Mindwheel. (computer program) (evaluation)
The world teeters on the brink of destruction. The future points toward nuclear annihilation, and the past lies forgotten in the march of time. No one can turn back the clock. Death appears certain--unless you can travel telepathically back to the germination of civilization and retrieve the Wheel of Wisdom, a "mysterious object that contains the secret of your planet's best values."
You see, a mind is a terrible thing to waste, and Nature never wastes anything. Thought patterns of a mind--the soul, if you will--are trapped within the neuro-electronic matrix of time and space. Corporeal death translates into mental immortality. The more powerful the mind, like an Einstein, a Shake-speare, or even a Hitler, the more accessible within the matrix.
Your mission is to journey into the matrix, tame four of the most powerful minds (a scientist, a poet, a dictator, and a rock star) in history, and wrest the Wheel of Wisdom from the ageless Cave Master.
Written by Robert Pinsky, poetry editor for The New Republic, this text-only adventure game propels you through a bizarre series of puzzles and encounters. Like a cross between Dante's Inferno and a Kurt Vonnegut novel, the prose remains engaging, imaginative, and provoking throughout--a testimony to using real authors rather than programmers to write adventure games.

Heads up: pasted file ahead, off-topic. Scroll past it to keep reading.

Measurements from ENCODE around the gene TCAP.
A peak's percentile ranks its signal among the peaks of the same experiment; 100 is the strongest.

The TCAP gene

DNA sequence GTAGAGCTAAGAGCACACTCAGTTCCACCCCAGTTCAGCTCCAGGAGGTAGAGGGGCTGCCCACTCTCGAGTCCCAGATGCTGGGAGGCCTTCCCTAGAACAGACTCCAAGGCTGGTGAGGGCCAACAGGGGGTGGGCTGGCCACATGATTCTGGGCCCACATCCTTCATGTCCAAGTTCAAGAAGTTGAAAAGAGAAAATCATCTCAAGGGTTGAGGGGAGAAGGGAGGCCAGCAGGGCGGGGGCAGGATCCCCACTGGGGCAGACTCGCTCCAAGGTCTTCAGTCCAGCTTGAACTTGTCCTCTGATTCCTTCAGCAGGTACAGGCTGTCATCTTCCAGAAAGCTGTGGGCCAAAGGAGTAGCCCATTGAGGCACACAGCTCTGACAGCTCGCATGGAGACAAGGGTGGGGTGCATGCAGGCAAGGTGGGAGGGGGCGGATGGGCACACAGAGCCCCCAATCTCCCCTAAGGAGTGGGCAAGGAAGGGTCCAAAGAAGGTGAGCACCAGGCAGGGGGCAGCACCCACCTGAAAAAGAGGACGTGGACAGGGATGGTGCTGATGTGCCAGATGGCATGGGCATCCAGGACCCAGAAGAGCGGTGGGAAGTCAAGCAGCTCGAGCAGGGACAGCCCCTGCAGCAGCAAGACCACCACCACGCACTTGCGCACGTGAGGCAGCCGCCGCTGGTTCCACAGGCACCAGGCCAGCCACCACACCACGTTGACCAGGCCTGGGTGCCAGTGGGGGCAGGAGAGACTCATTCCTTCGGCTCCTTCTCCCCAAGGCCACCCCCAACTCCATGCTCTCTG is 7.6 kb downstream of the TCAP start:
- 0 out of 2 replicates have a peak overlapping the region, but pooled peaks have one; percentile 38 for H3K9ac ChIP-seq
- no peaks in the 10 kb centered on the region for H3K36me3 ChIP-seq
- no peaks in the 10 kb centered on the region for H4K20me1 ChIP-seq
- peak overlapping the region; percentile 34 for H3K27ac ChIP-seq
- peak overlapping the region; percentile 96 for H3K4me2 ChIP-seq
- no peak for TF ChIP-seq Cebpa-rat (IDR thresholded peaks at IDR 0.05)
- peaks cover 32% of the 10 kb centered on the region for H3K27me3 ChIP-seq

The game comes with a 93-page hardcover book that provides an introduction to the adventure. About 20 pages are blank ("adventurer's notes"). The anti-piracy scheme is well-done: the program requires a password, which is a certain word on a certain line on a certain page in the book. This password changes with each play, rendering the disk useless without the book.
Synapse (Broderbund) calls Mindwheel an "electronic novel." We call it an enchanting adventure game featuring deathless prose, an intriguing plot, and a solid parser structure.
Products: Mindwheel (computer program)